Where do your Bowel Cancer Foundation Trust donations go?

August 4, 2014

(3 minutes to read) 

 

Bowel Cancer Foundation Trust is strongly committed to raising the awareness of Bowel Cancer within New Zealand and to assist the early detection of the disease and making a difference.

 

The Foundation supports the Governments current Bowel Screening Pilot Program in the Waitemata District which has so far detected and saved the lives of 160 people with bowel cancer in the last two years.

 

The Bowel Cancer Foundation Trust recognises the need for dedicated resources towards a National Workforce Development Program.

 

Bowel Cancer Foundation Trust fundraising efforts are directed towards reducing colonoscopy waiting lists and supporting the ongoing training of colorectal nurses for New Zealanders.

 

The more colonoscopies performed and the more nurses available to detect the symptoms and cancers, the more lives will be saved.

 

The Bowel Cancer Foundation Trust is committed to multiple initiatives to generate early detection tools including:

 

Short term initiative:  The purchase of 100 Pill cams at a cost of $1,000 each to help reduce waiting lists without the need for trained colorectal nurses.

 

Long term initiative:  Train 10 x colorectal nurses in Auckland to aid the re build of the colorectal specialist workforce.

 

In the last two years 67,500 people have taken part in the Pilot Bowel Screening Program in the Waitemata DHB.  They took samples of their faecal matter and sent it away to be tested for traces of blood which would be a strong indicator of polyps which could lead to bowel cancer.

 

Of those, 4,300 yielded positive results warranting further investigation in the form of colonoscopies.  This costs the Government over $1,500 each to perform along with other charges related to polyp removal and anaesthesia. 

 

From the 4,300 tested, 160 bowel cancers were detected and could be treated in patients who quite often showed no symptoms at all.

 

There are 40,000 publicly funded colonoscopies ordered each year in NZ but there is a 10,000 shortfall.  Our medical workforce is not big enough to cope with this current demand.  This is without a bowel screening nationwide rollout.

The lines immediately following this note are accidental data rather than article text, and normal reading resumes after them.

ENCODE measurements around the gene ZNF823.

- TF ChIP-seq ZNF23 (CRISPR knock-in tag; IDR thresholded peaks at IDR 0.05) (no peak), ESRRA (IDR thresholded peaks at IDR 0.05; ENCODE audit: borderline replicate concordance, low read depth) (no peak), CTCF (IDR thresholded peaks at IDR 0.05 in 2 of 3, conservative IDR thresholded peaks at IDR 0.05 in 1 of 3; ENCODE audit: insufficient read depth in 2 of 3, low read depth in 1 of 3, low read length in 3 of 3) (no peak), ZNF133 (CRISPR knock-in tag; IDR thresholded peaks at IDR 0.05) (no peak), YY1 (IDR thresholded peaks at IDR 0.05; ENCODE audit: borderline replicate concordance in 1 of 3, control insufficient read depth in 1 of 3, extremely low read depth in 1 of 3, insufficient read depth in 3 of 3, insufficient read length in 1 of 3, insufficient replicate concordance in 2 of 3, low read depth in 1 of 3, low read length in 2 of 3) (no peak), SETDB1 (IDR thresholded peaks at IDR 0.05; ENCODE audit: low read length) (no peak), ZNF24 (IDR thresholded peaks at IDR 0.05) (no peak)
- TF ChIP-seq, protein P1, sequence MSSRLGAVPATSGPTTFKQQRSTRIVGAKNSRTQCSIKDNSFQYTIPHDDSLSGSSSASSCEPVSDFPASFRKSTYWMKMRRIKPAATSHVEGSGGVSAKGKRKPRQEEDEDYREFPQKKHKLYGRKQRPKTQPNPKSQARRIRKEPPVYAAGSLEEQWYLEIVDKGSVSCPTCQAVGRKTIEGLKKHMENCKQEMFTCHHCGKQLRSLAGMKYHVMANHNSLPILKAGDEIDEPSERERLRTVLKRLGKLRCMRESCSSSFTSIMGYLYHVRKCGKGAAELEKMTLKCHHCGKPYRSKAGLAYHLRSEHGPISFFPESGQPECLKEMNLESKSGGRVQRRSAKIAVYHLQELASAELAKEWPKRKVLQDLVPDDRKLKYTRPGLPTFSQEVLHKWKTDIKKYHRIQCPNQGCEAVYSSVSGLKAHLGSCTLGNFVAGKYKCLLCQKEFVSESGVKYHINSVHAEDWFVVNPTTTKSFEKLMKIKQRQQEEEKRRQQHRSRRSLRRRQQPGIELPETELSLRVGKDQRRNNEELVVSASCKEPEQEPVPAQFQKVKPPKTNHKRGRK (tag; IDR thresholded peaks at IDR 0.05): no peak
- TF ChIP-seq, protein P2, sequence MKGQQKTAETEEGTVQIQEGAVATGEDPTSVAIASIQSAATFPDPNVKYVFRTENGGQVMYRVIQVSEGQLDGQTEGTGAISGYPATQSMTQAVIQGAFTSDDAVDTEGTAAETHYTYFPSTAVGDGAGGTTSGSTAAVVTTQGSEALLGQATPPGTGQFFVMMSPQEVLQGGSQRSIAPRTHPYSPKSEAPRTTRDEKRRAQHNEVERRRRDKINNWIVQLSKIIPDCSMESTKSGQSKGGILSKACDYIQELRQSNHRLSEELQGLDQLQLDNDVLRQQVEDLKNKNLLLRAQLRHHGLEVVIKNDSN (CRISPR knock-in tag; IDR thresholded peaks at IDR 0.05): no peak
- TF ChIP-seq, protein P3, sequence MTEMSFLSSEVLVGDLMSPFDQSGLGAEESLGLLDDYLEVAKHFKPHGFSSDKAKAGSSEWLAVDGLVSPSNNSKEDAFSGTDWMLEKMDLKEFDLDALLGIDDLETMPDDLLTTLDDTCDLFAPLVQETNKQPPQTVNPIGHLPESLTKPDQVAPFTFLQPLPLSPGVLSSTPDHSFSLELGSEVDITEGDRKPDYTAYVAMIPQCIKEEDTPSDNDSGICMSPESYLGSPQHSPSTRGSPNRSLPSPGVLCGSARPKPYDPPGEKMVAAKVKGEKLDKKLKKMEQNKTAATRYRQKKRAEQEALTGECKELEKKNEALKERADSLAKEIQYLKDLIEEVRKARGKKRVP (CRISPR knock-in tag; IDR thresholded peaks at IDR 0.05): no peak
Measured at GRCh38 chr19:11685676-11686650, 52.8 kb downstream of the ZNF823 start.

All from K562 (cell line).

The Government has estimated it would need an extra 100 specialists for a nationwide bowel screening roll out but they have recently predicted they could supply only 40 of these in the next decade.

 

Bowel Cancer Foundation Trust has a long term strategy of training as many colorectal nurses to specialise in colonoscopies as our fundraising allows.  

 

We feel we can impact and aid this shortfall.

 

In the meantime the FDA in the US has just approved the lower bowel pill cam to help aid detection of polyps and early bowel cancer.

 

More than three million patients around the world have benefited from pill cam capsule endoscopy with physicians being able to visualise with high accuracy the small bowel, oesophagus and colon for abnormalities.

 

Most Kiwi’s we have spoken to, hate the idea of a colonoscopy where a camera is inserted into the patients bottom via a long tube to try and detect abnormalities. Given the option, they would much rather swallow a pill and carry on with their daily activities.

 

The Bowel Cancer Foundation Trust wants to purchase 100 x pill cams to help reduce the waiting list for those patients who need a colonoscopy.

 

This is a more cost effective way to detect possible cancers in patients without the need for colorectal nurses in the short term.  

 

We want to prove that if a far less invasive detection tool was available, more Kiwi’s will take part in a nationwide rollout when it comes and take a more proactive approach to their health.

 

We need your help through donations to achieve this and make a tremendous difference to Kiwi lives.

 

Please donate now.

 

 

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